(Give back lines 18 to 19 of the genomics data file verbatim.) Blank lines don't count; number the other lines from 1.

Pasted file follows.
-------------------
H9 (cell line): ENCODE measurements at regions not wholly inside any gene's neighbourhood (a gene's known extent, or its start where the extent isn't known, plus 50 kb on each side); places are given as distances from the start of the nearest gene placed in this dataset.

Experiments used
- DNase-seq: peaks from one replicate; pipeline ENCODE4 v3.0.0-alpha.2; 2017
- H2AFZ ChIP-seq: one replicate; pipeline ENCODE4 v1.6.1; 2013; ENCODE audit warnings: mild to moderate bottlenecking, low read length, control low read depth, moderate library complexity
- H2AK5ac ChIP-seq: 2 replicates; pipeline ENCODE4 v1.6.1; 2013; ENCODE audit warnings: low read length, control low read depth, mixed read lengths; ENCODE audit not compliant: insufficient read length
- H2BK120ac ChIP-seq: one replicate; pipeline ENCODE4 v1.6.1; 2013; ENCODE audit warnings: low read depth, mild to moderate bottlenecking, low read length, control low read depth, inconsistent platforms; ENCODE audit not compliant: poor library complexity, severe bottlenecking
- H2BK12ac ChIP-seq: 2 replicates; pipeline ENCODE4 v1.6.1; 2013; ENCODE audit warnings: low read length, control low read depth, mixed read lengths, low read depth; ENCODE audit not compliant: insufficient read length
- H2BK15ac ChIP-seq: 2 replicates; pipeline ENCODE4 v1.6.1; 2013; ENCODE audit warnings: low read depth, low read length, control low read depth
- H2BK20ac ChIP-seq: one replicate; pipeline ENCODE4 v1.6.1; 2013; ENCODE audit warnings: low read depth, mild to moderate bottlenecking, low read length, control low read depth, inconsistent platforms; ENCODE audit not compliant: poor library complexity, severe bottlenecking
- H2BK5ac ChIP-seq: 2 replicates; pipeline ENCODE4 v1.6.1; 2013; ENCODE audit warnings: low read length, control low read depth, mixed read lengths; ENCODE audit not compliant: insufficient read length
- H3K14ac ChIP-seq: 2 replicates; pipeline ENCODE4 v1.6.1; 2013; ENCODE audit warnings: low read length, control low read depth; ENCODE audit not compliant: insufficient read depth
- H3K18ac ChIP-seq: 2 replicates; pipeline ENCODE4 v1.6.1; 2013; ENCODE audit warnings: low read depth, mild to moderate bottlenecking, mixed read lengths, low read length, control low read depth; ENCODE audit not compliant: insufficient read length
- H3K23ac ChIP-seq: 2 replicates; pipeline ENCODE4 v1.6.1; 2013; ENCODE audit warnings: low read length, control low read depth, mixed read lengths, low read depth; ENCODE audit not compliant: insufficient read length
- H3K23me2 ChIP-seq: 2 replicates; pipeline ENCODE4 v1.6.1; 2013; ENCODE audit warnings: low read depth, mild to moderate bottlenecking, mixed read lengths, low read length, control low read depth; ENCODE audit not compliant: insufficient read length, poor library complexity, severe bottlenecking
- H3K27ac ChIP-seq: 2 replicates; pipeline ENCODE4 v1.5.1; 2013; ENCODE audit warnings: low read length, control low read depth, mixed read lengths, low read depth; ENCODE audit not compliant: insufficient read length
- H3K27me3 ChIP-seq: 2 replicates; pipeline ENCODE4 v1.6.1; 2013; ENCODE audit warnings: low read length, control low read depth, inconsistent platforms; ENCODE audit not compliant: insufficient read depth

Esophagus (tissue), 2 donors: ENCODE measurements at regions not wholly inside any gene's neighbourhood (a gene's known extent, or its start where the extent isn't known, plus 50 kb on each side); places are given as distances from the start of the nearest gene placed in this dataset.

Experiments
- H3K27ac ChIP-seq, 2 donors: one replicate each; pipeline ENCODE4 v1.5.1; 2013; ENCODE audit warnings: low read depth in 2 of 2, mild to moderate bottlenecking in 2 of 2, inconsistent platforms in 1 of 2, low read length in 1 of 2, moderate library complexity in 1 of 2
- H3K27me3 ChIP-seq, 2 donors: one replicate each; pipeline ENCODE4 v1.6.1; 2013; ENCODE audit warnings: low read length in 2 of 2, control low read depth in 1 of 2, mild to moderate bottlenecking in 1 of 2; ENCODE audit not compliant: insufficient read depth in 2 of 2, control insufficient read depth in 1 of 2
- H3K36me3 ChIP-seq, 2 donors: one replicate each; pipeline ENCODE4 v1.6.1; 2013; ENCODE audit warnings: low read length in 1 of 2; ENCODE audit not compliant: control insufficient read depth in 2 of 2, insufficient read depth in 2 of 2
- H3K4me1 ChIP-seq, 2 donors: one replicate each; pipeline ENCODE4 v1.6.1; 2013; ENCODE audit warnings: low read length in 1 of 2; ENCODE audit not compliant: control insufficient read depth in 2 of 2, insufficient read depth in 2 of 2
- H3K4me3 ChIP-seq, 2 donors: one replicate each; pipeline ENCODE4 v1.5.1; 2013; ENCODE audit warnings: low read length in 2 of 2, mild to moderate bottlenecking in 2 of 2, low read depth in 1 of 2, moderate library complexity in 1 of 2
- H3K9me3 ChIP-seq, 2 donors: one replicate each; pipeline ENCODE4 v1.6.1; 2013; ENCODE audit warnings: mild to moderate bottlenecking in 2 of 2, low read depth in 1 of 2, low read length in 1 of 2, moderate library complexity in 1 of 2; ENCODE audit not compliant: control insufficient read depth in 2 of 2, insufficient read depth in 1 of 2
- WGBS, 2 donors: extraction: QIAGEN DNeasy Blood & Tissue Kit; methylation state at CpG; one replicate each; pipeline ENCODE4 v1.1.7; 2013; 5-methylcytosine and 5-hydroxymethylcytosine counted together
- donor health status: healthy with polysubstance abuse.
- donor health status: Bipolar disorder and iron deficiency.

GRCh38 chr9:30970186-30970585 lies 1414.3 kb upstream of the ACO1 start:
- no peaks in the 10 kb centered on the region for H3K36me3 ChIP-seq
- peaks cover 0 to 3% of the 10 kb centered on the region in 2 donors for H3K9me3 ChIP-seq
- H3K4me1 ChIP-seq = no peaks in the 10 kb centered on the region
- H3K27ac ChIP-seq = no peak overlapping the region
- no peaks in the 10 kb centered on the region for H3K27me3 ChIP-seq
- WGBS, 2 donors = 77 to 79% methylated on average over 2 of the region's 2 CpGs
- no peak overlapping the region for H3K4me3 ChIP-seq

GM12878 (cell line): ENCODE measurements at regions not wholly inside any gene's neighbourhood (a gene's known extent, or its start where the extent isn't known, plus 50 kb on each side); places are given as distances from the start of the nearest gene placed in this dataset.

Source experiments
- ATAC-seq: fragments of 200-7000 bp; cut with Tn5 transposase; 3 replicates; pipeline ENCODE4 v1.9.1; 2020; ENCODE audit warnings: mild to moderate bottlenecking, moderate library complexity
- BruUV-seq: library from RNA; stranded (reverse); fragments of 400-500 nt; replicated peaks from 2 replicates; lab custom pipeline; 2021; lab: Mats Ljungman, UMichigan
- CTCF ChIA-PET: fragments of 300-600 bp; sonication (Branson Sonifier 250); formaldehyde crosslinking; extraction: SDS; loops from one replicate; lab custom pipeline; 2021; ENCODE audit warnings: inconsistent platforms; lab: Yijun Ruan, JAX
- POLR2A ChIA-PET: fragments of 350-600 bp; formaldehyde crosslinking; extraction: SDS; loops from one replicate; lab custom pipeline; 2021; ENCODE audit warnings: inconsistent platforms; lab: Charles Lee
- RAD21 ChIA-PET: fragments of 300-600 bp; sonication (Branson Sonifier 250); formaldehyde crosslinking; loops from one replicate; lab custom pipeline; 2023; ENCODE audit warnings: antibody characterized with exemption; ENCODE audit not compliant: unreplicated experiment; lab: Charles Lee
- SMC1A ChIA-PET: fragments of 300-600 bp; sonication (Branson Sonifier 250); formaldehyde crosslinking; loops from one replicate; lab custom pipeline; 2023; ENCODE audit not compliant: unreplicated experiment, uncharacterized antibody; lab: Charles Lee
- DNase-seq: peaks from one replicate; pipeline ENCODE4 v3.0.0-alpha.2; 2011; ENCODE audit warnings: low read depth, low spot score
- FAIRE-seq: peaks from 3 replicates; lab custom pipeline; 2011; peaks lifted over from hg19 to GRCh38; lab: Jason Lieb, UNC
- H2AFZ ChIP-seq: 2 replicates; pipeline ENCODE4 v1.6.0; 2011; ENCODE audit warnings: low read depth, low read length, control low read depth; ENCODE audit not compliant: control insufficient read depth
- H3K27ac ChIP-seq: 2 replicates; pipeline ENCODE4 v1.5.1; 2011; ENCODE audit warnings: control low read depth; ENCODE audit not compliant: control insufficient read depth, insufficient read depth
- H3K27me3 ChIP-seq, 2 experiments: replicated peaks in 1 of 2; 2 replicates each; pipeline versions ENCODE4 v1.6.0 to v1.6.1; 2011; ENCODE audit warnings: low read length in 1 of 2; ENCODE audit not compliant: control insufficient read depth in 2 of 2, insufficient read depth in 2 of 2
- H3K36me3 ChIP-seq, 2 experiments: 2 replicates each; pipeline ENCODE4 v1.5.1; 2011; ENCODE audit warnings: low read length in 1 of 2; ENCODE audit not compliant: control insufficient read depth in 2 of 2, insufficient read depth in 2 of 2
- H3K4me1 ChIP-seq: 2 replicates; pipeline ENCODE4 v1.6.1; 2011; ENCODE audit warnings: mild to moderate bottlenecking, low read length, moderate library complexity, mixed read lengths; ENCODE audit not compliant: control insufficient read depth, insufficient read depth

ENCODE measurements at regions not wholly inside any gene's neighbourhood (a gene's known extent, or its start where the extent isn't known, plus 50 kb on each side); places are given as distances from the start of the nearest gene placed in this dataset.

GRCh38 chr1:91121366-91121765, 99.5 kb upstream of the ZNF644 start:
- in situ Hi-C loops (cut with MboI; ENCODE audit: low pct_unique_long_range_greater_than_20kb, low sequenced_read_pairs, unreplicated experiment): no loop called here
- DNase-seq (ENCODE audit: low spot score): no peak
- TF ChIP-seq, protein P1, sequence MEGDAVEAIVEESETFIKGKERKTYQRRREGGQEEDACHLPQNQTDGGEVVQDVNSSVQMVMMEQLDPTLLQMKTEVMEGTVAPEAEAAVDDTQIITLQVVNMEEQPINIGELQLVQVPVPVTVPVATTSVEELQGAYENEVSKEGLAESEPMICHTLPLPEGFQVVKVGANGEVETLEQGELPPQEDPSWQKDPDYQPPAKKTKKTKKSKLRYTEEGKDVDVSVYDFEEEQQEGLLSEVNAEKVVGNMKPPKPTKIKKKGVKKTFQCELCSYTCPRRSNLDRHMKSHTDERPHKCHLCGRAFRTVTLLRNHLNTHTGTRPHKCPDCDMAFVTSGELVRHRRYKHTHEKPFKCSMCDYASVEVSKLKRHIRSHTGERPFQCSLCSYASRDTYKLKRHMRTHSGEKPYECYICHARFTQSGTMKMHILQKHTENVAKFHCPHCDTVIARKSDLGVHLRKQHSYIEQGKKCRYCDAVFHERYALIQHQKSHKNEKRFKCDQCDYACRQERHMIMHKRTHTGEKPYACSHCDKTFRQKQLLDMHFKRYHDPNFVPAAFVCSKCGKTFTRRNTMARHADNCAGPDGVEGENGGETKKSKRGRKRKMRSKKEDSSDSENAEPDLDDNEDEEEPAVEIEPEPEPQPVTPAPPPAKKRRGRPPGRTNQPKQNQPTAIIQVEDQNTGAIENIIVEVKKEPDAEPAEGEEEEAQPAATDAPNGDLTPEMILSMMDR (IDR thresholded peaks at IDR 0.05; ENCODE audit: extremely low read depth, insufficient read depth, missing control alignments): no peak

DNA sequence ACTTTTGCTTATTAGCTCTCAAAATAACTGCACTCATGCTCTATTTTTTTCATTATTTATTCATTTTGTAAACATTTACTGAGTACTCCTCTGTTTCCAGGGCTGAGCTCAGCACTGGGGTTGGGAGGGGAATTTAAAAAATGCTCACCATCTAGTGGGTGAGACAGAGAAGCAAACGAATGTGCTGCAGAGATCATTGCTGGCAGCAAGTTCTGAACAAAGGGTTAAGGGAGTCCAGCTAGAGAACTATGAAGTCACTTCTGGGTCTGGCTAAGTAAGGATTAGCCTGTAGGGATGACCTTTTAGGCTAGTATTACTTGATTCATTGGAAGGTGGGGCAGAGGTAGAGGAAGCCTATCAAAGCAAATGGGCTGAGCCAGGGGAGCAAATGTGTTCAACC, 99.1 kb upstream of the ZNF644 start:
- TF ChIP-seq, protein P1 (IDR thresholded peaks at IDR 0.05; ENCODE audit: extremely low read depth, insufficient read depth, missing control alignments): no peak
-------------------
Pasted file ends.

Experiments
- H3K27ac ChIP-seq, 2 donors: one replicate each; pipeline ENCODE4 v1.5.1; 2013; ENCODE audit warnings: low read depth in 2 of 2, mild to moderate bottlenecking in 2 of 2, inconsistent platforms in 1 of 2, low read length in 1 of 2, moderate library complexity in 1 of 2